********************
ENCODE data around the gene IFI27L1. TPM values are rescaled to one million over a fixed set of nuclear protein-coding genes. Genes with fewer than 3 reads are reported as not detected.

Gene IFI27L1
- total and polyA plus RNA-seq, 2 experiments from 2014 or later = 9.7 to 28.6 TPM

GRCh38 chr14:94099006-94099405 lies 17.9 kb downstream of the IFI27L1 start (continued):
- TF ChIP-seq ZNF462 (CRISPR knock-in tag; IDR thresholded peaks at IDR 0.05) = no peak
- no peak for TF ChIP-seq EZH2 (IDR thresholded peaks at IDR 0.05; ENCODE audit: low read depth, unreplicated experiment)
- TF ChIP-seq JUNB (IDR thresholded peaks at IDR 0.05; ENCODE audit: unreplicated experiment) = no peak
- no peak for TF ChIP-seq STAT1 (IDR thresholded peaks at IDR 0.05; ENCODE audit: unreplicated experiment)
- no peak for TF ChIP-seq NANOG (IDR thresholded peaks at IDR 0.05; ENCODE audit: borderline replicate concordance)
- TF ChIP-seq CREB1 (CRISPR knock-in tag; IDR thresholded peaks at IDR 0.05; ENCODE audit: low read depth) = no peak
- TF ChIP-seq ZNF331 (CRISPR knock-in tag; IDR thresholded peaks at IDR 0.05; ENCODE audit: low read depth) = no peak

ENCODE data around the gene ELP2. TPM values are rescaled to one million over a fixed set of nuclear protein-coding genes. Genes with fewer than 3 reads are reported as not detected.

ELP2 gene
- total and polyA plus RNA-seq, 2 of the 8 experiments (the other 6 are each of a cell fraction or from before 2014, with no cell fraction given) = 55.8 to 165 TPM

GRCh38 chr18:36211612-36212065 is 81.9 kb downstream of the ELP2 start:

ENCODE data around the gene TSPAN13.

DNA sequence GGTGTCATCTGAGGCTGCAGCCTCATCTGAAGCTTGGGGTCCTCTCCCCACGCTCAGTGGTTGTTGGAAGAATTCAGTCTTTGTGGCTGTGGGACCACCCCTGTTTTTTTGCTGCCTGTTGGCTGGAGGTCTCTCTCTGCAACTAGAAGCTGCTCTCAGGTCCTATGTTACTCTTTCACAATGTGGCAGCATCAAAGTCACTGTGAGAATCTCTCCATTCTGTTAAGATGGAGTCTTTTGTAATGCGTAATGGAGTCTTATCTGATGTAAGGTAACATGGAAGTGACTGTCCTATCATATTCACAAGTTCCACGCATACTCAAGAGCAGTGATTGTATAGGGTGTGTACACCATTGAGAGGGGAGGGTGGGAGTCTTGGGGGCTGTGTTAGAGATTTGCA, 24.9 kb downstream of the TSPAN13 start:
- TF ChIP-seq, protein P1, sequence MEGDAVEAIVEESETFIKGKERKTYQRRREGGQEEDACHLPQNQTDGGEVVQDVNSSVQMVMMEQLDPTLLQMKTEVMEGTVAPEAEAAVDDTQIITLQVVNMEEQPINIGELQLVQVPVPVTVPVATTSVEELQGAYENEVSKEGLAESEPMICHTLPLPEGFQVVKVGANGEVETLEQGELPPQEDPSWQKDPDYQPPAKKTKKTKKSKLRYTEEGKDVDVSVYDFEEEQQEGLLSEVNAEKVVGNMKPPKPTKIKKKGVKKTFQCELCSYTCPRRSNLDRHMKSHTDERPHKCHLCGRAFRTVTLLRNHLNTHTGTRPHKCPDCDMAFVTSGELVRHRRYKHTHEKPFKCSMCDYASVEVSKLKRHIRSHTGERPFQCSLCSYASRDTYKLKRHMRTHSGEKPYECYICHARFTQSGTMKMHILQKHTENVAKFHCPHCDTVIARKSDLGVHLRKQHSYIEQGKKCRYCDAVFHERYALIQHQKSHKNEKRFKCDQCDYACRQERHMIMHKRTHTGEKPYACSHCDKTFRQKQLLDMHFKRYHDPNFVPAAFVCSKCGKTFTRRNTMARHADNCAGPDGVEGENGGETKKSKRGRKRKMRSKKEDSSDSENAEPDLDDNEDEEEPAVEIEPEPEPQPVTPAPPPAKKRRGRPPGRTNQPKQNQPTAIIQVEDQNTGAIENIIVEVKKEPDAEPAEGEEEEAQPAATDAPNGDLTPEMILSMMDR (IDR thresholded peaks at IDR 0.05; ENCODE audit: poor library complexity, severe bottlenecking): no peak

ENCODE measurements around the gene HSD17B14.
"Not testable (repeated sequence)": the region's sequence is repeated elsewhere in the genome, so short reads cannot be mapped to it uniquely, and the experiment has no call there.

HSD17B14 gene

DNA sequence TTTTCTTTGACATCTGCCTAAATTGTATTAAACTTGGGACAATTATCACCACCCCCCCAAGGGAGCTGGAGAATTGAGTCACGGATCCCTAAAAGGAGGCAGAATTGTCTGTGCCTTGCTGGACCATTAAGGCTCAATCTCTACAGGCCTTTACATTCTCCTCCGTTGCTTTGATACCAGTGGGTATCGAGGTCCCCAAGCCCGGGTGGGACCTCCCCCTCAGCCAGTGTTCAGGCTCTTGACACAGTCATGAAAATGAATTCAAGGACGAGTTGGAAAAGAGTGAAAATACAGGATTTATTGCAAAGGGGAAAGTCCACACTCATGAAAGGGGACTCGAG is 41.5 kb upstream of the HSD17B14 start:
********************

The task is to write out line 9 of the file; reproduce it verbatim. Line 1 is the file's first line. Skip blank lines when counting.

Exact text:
- no peak for TF ChIP-seq NANOG (IDR thresholded peaks at IDR 0.05; ENCODE audit: borderline replicate concordance)